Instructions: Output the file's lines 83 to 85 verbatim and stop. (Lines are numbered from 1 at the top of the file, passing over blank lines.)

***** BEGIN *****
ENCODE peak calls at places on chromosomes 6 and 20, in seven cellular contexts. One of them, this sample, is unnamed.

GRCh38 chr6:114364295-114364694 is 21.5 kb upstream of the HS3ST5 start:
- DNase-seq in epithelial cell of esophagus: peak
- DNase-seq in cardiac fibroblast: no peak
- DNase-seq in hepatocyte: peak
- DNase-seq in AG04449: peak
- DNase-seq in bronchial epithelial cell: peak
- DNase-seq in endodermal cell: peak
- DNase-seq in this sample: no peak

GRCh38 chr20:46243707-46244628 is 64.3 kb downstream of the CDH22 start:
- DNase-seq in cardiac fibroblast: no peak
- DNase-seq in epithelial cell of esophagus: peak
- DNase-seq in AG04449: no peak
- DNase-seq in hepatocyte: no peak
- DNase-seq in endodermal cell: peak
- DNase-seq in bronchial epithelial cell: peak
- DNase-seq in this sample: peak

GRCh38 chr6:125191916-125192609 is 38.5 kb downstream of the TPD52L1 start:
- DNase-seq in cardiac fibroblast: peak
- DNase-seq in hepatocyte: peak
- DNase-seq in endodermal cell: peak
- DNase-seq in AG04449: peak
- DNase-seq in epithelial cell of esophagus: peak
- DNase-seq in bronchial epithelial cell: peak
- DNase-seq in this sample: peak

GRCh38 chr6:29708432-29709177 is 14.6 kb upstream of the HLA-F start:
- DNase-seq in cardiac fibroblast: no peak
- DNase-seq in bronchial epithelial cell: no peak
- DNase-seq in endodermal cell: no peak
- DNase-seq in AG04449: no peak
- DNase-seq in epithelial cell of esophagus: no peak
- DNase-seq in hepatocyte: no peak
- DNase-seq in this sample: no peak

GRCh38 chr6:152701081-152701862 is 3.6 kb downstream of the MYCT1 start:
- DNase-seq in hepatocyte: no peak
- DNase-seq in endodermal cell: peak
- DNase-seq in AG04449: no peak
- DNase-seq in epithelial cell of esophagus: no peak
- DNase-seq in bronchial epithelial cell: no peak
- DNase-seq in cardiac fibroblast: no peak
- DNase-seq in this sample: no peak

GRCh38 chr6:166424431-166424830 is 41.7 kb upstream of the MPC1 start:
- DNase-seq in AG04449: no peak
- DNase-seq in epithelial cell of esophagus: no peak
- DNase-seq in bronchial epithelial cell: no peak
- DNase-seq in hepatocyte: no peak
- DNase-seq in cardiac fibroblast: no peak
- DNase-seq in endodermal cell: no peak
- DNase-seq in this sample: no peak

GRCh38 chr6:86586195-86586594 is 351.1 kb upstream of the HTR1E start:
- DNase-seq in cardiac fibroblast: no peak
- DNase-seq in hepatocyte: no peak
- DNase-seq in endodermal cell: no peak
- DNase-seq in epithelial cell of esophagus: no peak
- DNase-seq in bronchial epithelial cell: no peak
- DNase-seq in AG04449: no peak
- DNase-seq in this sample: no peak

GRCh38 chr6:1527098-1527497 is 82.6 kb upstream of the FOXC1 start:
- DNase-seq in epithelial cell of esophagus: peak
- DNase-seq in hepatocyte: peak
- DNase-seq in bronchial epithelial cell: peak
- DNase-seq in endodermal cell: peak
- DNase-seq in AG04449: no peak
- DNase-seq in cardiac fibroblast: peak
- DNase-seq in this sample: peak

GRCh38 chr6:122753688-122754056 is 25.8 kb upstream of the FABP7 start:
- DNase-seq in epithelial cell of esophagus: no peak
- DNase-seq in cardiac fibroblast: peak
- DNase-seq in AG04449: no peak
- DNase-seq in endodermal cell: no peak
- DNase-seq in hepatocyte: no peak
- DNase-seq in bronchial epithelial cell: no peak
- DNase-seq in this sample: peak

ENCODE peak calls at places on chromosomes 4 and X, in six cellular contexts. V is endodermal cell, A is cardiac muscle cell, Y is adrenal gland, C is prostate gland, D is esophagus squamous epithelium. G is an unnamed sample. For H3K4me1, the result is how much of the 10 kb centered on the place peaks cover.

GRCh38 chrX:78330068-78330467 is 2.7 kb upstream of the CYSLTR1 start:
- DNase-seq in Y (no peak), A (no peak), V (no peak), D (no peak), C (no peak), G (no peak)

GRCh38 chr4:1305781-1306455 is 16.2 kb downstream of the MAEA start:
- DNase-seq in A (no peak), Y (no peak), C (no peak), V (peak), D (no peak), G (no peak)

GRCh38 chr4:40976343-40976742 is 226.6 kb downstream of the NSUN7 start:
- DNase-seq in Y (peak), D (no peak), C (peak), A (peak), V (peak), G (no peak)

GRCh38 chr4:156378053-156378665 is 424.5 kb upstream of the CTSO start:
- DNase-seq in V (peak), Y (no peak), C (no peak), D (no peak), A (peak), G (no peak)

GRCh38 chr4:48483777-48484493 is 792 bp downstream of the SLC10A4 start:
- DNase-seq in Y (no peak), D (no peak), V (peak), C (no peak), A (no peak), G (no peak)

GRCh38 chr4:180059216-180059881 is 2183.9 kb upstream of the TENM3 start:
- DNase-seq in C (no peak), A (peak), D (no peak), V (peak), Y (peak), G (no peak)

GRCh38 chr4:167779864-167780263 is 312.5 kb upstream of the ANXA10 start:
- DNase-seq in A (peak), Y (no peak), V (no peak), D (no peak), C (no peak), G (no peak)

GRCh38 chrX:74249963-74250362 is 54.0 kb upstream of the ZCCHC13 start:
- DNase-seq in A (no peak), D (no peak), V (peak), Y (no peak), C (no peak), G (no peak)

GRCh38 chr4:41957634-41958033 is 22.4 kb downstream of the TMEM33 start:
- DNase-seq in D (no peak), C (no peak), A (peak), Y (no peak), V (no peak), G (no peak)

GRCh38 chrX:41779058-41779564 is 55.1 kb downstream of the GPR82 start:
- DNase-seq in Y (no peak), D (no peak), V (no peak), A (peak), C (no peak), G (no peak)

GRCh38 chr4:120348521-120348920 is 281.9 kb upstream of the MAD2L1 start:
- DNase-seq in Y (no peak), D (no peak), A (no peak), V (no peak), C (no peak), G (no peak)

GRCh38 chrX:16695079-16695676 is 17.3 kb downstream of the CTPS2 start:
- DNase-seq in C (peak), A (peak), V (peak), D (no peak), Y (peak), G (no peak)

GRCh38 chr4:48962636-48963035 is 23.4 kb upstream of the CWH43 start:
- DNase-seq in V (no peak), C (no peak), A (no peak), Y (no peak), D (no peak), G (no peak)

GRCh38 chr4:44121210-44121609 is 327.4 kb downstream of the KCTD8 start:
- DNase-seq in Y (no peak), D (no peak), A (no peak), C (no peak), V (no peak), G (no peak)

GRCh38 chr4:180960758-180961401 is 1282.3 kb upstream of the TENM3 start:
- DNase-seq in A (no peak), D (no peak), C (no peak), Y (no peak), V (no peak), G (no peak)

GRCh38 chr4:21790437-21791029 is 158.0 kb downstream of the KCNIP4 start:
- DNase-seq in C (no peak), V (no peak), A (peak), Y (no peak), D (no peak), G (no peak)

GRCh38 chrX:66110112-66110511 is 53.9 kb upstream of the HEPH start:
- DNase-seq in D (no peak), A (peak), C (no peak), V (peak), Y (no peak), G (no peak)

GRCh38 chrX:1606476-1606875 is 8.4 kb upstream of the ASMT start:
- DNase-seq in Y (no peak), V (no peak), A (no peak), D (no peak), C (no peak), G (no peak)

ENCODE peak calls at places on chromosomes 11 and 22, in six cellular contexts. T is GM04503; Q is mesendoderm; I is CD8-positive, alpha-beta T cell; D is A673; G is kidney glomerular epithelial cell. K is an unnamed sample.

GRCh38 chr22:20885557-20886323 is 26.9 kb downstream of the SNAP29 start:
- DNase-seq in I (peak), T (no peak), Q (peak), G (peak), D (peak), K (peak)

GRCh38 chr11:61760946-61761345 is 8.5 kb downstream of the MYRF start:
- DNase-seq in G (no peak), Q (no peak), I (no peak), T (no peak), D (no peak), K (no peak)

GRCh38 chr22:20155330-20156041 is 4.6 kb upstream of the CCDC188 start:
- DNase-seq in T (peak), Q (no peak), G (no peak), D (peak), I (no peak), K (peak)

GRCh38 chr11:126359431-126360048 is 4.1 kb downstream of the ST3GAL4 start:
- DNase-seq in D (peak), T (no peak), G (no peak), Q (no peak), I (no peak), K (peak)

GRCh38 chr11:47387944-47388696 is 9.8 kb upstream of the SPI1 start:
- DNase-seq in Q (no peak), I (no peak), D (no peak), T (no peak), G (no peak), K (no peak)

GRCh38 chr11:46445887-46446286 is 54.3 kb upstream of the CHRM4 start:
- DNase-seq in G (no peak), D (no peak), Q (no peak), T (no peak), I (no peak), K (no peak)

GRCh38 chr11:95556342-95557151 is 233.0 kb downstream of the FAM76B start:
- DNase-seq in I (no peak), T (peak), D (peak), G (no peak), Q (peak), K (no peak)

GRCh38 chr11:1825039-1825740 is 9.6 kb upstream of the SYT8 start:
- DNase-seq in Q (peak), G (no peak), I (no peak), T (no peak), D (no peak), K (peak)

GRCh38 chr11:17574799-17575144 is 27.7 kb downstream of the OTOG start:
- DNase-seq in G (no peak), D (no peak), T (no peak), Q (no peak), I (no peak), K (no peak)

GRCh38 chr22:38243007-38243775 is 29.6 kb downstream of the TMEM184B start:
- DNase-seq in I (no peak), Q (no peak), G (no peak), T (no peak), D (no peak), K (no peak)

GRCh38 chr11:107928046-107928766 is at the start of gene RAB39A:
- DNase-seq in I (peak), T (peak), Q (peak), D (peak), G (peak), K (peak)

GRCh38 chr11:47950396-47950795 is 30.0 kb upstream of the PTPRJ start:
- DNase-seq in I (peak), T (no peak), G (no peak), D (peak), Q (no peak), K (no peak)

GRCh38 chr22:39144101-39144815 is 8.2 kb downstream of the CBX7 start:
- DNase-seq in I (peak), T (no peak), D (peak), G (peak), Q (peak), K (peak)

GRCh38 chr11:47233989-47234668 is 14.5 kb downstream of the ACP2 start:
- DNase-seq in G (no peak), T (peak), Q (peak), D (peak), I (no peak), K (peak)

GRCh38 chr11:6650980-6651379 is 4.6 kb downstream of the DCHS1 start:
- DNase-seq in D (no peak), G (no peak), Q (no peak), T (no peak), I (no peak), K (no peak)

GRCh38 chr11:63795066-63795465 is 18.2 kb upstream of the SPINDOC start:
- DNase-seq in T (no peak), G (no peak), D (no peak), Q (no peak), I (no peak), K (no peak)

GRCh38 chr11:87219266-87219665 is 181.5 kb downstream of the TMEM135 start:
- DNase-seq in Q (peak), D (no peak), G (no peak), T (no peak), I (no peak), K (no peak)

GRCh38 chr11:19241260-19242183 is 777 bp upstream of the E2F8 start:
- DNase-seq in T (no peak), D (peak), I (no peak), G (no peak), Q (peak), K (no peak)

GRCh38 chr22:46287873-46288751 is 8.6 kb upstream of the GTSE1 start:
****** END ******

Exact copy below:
GRCh38 chr4:48483777-48484493 is 792 bp downstream of the SLC10A4 start:
- DNase-seq in Y (no peak), D (no peak), V (peak), C (no peak), A (no peak), G (no peak)

GRCh38 chr4:180059216-180059881 is 2183.9 kb upstream of the TENM3 start: